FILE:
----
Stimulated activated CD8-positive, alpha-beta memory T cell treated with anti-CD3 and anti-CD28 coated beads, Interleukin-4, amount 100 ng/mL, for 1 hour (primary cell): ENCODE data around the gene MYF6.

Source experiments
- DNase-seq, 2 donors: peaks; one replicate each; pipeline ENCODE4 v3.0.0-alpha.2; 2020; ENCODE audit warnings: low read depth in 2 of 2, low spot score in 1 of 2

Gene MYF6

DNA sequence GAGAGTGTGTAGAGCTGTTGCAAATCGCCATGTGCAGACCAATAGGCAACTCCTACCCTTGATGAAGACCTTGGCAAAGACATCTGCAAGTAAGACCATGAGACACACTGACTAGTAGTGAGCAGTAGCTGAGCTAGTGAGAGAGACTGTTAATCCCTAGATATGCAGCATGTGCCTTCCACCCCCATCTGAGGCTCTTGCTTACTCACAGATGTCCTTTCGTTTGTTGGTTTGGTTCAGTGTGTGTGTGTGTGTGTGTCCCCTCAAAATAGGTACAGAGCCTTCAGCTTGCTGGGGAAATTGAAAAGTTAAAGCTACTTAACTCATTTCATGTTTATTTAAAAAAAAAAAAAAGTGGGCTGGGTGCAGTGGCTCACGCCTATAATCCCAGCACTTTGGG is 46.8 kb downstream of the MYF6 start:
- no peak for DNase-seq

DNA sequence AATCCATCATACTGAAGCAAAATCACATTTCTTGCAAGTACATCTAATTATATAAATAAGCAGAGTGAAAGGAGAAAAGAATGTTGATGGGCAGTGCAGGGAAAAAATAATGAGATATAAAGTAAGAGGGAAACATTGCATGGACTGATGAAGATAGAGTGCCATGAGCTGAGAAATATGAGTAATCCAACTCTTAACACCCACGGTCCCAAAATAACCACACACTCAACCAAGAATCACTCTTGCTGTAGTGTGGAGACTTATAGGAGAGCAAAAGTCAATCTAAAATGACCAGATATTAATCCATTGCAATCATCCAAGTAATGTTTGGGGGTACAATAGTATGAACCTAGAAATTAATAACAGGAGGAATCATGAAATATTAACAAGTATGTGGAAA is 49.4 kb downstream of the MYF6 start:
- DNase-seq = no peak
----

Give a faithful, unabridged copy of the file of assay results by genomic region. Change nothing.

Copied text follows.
Stimulated activated CD8-positive, alpha-beta memory T cell treated with anti-CD3 and anti-CD28 coated beads, Interleukin-4, amount 100 ng/mL, for 1 hour (primary cell): ENCODE data around the gene MYF6.

Source experiments
- DNase-seq, 2 donors: peaks; one replicate each; pipeline ENCODE4 v3.0.0-alpha.2; 2020; ENCODE audit warnings: low read depth in 2 of 2, low spot score in 1 of 2

Gene MYF6

DNA sequence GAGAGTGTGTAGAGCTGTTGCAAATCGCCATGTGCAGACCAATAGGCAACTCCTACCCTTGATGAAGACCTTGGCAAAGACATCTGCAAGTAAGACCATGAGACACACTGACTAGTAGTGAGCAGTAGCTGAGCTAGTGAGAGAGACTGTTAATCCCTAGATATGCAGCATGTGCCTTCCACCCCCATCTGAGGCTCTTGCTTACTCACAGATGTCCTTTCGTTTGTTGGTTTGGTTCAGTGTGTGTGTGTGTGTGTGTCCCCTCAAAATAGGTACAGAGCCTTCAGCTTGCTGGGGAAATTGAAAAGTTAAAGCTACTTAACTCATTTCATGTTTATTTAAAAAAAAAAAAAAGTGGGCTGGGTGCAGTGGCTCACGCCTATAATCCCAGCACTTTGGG is 46.8 kb downstream of the MYF6 start:
- no peak for DNase-seq

DNA sequence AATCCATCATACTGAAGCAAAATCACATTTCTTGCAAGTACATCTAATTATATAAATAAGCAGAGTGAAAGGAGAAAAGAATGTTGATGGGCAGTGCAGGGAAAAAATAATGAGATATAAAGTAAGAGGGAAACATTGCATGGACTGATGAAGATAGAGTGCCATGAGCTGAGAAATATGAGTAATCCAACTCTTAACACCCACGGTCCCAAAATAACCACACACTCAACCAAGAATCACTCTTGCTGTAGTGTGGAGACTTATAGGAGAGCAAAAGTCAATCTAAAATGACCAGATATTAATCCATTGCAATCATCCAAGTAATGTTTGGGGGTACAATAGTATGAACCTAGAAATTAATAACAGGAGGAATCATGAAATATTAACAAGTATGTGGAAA is 49.4 kb downstream of the MYF6 start:
- DNase-seq = no peak